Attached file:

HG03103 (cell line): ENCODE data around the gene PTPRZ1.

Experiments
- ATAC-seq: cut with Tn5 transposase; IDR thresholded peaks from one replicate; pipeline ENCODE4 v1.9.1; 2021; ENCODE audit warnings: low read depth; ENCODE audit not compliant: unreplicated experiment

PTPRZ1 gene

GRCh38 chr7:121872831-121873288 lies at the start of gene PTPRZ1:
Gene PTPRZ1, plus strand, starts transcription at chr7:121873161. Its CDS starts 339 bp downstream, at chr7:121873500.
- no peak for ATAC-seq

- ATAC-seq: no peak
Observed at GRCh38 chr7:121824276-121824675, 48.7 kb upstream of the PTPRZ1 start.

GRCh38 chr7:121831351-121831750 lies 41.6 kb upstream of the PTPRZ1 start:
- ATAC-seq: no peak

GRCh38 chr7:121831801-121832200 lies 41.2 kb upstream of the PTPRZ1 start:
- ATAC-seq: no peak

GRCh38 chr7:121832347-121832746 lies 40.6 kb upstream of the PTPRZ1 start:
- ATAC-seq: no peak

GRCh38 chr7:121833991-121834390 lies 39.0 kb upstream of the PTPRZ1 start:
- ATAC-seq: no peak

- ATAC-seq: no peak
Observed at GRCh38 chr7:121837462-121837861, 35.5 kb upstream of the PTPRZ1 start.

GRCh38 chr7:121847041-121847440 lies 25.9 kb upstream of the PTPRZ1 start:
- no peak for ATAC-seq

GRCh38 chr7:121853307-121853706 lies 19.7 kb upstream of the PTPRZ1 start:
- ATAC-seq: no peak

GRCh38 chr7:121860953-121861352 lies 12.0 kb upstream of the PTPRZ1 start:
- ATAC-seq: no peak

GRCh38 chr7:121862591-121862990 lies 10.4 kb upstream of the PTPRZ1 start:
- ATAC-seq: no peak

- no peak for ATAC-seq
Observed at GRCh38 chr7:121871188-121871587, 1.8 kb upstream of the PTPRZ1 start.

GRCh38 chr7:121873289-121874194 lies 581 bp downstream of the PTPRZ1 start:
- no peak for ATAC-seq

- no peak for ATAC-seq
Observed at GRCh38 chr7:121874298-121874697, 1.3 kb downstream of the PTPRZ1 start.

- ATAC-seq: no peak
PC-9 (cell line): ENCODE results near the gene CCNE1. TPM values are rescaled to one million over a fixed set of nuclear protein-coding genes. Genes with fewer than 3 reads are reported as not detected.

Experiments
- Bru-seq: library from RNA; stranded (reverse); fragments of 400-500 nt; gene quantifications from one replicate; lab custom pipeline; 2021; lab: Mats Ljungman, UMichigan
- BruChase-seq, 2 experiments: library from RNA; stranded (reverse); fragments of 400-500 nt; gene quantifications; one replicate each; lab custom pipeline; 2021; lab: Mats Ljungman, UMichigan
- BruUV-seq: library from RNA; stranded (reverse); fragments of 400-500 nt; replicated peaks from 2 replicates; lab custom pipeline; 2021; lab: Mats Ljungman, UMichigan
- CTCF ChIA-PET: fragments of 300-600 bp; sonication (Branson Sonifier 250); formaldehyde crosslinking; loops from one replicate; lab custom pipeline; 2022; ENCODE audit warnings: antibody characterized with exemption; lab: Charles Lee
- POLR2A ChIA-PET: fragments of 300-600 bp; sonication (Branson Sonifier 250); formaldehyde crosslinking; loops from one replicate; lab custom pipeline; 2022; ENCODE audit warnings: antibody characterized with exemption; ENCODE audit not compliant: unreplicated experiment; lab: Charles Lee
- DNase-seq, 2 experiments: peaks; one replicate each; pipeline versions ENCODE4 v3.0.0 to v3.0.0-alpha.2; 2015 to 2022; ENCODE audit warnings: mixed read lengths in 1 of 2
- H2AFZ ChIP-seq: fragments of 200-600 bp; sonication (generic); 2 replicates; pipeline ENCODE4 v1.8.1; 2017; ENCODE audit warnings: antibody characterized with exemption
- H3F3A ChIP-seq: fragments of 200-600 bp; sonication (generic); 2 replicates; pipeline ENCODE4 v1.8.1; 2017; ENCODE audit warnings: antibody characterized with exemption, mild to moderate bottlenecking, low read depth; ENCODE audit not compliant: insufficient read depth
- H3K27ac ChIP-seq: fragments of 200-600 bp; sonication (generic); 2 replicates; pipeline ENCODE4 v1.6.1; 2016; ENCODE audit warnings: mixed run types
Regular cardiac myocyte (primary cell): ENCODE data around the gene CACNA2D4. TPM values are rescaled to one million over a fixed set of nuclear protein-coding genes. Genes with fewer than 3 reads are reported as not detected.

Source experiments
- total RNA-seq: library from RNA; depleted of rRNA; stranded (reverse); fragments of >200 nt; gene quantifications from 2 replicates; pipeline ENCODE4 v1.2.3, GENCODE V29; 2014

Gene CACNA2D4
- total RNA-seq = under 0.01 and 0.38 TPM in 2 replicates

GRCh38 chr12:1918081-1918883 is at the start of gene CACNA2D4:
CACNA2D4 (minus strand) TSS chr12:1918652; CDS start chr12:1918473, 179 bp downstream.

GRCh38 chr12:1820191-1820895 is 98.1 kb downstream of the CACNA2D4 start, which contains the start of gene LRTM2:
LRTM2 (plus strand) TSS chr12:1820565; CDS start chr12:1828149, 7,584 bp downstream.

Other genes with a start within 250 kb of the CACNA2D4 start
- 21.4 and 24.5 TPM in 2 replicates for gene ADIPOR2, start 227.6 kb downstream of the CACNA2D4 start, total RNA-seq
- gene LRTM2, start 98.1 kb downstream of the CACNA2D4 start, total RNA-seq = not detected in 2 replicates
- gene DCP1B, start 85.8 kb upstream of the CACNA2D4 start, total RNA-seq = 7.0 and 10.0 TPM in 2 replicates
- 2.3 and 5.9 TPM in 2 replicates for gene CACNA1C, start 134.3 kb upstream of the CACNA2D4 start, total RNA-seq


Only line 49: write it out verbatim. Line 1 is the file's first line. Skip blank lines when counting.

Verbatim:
Gene CACNA2D4